Share Watch: Greggs shares? I’m still chewing it over

One firm has hit on a winning formula, but another’s share price is indigestible – for the moment at least, says Richard Beddard.

This piece was written before the coronavirus severely impacted markets and new restrictions came into force.

A stock market sell-off probably triggered by high valuations and the global spread of Covid-19 is bad news for flighty investors who already own shares, but good news, perhaps, for those who would like to. Almost across the board, shares have got cheaper, if you believe they will survive the short term and prosper in the long term.

This month, I have reviewed two firms that have been rolling out business plans like clockwork. Such is my confidence, I’ve added Hollywood Bowl to the Share Sleuth portfolio.

Hollywood Bowl

The formula for the UK’s biggest operator of tenpin bowling centres involves two new centres a year plus a handful of refurbishments. It locates the new centres alongside other leisure attractions such as cinemas and restaurants, and fits them out with the latest iteration of its Hollywood theme, earning about half of revenue from bowling and the rest from food, drink and amusements. It’s also trialing a new (for Hollywood Bowl) concept: indoor crazy golf centres. The chain, if it develops into one, is called Puttstars. This year Hollywood Bowl will open Puttstars in Leeds, Rochdale and York, and then it will pause to evaluate them.

The returns have been impressive since Hollywood Bowl floated in 2016, and growth has been steady. Return on capital was 20% in the year to September 2019, while revenue increased 8% and adjusted profit increased faster than usual, by 14%. There will be many factors behind these stats, but beyond the format I think it comes down to reputation and culture. Success breeds success and landlords are looking out for good tenants, which probably makes it easier for Hollywood Bowl to secure the prime sites it seeks. The company also supports and motivates its managers to run the centres “as their own business”.

The shares cost 250p, putting the company on an enterprise multiple of about 18 times adjusted profit. I score them 7.2, which means to my mind they’re good value.


The formula at Greggs involves opening rather more outlets every year; it opened 138 new stores (and closed 41) in the year to December 2019. If you have not visited a Greggs in the last decade or so, just about everything about it has changed bar its ethos. Greggs has transformed itself from a chain of baker shops supplied by in-store and regional bakeries, to a chain of fast food outlets, increasingly situated away from the high street in industrial estates or railway and motorway service stations. It still sells pies and pasties of course, but many of its hot sellers these days are vegan, supplied by Greggs’ new centralised supply chain.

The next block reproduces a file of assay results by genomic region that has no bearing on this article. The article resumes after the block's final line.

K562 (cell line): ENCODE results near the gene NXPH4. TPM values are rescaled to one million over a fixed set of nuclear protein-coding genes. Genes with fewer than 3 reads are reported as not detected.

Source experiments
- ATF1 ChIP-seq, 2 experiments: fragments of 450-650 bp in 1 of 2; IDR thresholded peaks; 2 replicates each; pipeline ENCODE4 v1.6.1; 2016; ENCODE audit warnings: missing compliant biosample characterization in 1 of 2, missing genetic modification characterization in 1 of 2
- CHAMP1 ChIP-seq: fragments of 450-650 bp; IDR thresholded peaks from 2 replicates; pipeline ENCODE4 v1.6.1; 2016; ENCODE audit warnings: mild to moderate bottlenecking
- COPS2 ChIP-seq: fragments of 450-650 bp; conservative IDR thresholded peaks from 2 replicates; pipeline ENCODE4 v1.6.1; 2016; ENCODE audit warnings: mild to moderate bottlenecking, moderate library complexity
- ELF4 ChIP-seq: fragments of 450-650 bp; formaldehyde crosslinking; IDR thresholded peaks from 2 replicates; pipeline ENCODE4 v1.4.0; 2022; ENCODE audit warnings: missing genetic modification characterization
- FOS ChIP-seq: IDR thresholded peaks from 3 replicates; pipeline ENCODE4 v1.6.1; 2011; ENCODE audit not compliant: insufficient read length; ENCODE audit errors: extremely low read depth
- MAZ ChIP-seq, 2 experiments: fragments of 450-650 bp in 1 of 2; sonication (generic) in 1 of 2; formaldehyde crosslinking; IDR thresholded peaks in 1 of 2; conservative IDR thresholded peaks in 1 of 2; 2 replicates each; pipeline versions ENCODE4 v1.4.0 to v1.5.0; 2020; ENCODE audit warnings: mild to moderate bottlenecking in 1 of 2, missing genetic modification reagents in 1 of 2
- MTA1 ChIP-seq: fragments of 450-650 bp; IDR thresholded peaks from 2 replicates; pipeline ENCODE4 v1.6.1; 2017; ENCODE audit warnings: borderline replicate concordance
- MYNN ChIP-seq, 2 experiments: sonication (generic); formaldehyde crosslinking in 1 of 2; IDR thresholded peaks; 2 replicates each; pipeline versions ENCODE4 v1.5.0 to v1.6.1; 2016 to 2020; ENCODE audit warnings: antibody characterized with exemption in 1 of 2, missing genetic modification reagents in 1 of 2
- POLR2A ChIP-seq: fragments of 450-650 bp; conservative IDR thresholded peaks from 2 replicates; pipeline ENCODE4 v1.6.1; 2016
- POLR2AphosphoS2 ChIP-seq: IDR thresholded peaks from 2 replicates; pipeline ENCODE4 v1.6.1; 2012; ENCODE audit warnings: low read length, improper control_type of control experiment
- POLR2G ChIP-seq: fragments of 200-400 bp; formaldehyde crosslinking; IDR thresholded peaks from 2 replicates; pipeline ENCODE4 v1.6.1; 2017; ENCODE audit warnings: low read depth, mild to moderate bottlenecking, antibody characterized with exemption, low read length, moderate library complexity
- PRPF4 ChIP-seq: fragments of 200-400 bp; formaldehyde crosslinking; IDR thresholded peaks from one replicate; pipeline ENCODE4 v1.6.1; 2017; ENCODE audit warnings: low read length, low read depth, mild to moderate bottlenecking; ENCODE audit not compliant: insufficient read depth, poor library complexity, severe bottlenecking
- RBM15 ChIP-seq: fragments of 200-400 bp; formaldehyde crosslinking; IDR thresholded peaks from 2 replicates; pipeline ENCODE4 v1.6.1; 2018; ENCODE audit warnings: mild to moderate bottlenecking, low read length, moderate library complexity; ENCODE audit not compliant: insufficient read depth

Store openings helped revenues to increase by 13% in 2019, but partly thanks to the vegan menu, existing sites grew revenue 9%. As the cash-rich company has transformed itself, it has grown steadily more profitable, allowing it to reward shareholders with a special dividend and staff with a special bonus. As at Hollywood Bowl, Greggs’ corporate culture is probably a significant factor in its success, and so too is its strategy of vertical integration, which gives it more control of product quality and cost than rivals.

A share price of £20.90 values the enterprise at about 28 times adjusted profit, which is a bit rich for me. However, this is a Share Sleuth company in all but price, and as we are seeing, that may change!


By contrast Dialight is not running like clockwork. In the space of a few years and at great cost, Dialight has outsourced and then brought back in-house the manufacture of the LED lighting fixtures it supplies. The company has a commanding 27% share of its heavy industrial niche, but it has been unable to earn outsized returns because of inconsistent demand and high manufacturing costs, which it has yet to demonstrate it can control.

Share Sleuth’s favourite five

Score Name Description Interactive Investor link
8.4 XP Power Manufactures power adapters for industrial and healthcare equipment
8.3 Victrex Manufactures PEEK, a tough, light and easy-to-manipulate polymer
7.9 PZ Cussons Manufactures personal care and beauty brands, in the main
7.7 Goodwin Casts and machines steel. Processes minerals for casting jewellery and tyres
7.7 FW Thorpe Makes light fittings for commercial and public buildings, roads and tunnels

Note: Shares are scored out of 10, according to five criteria: profitability, risks, strategy, fairness and value.

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